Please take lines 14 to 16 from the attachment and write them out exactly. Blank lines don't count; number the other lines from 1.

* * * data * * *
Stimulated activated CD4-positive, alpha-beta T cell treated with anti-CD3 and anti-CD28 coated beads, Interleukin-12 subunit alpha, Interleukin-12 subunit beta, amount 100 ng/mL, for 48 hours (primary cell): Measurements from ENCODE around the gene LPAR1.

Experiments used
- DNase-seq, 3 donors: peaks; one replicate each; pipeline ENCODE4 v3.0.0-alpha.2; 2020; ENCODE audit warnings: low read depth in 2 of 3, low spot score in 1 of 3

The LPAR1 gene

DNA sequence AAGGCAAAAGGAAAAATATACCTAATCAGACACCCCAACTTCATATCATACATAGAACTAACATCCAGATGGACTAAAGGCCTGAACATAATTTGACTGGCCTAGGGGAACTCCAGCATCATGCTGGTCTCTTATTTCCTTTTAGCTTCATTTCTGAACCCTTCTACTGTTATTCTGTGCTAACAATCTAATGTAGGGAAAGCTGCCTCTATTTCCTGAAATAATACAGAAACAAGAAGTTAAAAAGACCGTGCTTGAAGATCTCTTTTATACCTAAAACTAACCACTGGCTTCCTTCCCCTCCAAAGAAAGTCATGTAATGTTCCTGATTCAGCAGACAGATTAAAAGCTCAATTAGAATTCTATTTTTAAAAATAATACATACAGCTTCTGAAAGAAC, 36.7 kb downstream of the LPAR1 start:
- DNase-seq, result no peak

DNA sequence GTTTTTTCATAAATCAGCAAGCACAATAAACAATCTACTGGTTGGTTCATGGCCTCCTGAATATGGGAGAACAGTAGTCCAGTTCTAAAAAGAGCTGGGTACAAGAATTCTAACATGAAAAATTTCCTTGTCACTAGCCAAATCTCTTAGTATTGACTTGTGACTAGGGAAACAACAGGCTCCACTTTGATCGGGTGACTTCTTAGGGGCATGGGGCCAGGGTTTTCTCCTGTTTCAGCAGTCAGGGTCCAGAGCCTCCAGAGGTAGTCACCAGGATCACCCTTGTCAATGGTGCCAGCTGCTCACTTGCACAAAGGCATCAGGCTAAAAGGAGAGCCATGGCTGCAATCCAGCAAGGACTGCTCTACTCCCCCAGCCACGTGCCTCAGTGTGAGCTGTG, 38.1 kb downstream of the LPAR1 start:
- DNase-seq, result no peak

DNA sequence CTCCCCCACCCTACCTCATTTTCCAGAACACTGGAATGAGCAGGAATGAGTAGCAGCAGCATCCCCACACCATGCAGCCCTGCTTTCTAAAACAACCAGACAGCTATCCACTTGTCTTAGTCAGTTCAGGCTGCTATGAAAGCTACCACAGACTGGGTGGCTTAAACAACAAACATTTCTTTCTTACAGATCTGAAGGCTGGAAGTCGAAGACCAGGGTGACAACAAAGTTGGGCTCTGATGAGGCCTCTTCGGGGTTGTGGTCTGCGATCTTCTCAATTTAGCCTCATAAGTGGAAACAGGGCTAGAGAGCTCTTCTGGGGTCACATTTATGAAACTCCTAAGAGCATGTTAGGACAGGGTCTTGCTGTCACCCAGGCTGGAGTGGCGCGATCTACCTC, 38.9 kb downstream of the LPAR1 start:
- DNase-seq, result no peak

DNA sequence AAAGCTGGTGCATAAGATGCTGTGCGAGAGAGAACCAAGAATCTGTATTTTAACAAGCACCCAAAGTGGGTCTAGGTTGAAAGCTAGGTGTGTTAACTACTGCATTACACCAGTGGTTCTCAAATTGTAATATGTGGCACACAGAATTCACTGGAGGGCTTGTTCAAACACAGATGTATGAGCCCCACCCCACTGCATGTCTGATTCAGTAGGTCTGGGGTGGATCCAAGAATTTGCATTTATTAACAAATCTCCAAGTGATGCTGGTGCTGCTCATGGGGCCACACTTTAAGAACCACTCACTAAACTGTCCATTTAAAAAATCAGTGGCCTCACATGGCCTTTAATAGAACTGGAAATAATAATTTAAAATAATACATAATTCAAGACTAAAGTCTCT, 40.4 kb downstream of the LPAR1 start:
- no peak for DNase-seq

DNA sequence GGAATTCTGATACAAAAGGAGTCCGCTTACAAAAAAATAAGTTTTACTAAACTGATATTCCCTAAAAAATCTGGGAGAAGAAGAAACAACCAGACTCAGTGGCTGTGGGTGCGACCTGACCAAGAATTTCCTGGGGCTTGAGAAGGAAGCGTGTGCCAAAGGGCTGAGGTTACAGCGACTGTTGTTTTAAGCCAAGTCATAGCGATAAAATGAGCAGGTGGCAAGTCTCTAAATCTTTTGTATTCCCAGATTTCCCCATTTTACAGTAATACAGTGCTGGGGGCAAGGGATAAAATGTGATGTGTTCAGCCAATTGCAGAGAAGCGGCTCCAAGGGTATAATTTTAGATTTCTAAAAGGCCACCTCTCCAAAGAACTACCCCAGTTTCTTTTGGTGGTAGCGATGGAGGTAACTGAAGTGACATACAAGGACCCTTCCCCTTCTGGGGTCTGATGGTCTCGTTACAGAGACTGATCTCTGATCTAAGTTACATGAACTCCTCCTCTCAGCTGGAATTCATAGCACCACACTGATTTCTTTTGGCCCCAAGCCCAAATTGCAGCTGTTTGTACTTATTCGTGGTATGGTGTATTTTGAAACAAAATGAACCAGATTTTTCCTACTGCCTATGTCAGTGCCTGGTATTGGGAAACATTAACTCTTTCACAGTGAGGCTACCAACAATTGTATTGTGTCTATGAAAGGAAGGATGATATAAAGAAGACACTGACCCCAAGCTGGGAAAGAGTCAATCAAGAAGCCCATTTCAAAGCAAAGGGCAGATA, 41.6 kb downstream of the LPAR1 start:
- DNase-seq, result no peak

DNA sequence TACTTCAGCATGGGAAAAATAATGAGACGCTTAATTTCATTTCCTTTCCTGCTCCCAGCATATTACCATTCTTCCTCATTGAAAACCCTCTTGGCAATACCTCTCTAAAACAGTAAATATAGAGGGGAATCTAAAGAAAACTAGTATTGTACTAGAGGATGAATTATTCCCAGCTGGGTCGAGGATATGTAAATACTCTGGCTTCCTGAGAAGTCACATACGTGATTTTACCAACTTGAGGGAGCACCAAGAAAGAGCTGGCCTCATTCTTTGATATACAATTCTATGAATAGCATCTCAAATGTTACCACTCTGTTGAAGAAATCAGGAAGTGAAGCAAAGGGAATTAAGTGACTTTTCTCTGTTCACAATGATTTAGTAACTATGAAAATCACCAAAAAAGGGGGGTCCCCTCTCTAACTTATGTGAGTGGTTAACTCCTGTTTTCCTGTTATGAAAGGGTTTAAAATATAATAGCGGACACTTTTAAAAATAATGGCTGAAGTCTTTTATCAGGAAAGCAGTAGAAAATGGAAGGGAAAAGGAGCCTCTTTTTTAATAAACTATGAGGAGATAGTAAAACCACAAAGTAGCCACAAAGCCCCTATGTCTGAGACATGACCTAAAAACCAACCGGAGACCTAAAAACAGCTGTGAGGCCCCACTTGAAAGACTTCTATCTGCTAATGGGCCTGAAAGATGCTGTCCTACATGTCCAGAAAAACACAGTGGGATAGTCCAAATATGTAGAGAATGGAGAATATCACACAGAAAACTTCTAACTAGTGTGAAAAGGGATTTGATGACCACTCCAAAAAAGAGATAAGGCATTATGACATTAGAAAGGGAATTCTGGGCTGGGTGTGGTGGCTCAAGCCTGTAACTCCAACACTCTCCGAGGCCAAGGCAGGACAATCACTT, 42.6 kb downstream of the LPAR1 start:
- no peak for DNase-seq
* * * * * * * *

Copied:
- DNase-seq, result no peak

DNA sequence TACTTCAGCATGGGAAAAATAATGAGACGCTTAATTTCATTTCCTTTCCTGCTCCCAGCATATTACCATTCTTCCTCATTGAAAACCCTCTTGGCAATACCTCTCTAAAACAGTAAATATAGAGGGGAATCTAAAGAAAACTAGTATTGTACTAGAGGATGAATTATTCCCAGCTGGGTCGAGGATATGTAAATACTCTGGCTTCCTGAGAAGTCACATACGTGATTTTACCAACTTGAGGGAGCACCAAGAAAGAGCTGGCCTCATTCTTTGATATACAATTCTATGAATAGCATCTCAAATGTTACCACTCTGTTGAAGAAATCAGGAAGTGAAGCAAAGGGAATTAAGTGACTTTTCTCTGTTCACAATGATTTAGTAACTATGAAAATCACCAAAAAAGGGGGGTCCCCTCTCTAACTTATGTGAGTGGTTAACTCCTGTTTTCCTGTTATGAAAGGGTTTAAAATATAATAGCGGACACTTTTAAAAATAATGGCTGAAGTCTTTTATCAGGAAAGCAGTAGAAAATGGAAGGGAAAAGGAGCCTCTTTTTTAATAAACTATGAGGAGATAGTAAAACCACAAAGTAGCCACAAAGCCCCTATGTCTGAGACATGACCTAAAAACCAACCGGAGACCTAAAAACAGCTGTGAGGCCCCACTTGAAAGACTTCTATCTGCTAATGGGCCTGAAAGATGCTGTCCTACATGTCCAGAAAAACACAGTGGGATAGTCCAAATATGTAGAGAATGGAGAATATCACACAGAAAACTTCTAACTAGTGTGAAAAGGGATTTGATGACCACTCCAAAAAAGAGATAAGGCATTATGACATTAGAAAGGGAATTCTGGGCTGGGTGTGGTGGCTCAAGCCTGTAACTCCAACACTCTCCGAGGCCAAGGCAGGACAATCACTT, 42.6 kb downstream of the LPAR1 start:
- no peak for DNase-seq